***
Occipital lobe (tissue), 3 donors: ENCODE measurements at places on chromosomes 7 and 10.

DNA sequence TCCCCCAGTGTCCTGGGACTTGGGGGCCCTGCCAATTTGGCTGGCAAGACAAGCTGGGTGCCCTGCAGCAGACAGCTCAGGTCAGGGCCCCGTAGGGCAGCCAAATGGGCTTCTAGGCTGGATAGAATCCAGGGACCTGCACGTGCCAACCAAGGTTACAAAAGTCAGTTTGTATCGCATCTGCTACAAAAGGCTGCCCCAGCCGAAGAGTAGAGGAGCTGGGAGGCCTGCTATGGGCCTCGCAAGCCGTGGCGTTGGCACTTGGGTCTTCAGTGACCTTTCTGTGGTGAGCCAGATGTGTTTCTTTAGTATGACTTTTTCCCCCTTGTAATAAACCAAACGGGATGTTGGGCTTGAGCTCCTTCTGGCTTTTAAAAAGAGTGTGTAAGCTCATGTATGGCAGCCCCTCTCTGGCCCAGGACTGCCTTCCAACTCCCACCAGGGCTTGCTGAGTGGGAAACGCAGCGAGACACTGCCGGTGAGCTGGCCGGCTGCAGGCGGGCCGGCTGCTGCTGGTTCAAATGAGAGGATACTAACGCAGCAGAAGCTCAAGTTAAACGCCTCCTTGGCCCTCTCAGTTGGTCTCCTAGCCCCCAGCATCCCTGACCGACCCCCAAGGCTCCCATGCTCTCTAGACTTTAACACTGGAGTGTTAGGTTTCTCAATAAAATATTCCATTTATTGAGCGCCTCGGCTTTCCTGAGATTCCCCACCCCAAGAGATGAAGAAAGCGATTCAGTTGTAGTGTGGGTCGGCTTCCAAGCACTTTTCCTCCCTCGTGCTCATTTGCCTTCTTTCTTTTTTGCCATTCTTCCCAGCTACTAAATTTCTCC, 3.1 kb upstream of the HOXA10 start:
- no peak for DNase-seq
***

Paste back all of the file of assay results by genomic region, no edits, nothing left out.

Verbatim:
Occipital lobe (tissue), 3 donors: ENCODE measurements at places on chromosomes 7 and 10.

DNA sequence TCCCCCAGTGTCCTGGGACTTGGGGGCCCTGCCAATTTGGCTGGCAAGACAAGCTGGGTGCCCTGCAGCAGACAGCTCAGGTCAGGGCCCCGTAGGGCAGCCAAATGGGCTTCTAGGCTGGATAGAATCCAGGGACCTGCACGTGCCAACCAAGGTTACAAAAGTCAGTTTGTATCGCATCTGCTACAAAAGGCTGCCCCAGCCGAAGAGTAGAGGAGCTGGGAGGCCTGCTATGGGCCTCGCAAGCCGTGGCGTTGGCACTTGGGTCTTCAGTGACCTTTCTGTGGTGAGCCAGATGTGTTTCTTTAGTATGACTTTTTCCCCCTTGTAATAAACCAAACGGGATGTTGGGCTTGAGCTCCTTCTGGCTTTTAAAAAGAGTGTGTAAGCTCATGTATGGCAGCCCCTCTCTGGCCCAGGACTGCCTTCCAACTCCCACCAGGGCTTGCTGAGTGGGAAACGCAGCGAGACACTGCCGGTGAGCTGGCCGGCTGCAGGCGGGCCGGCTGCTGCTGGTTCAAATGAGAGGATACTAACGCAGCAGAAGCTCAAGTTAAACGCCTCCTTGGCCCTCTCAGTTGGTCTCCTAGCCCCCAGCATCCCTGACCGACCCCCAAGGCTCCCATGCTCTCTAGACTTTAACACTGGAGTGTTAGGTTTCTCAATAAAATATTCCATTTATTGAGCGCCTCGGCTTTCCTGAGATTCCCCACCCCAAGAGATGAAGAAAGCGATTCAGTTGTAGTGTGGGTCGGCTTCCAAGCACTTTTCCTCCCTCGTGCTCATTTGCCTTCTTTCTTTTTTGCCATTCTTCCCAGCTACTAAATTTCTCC, 3.1 kb upstream of the HOXA10 start:
- no peak for DNase-seq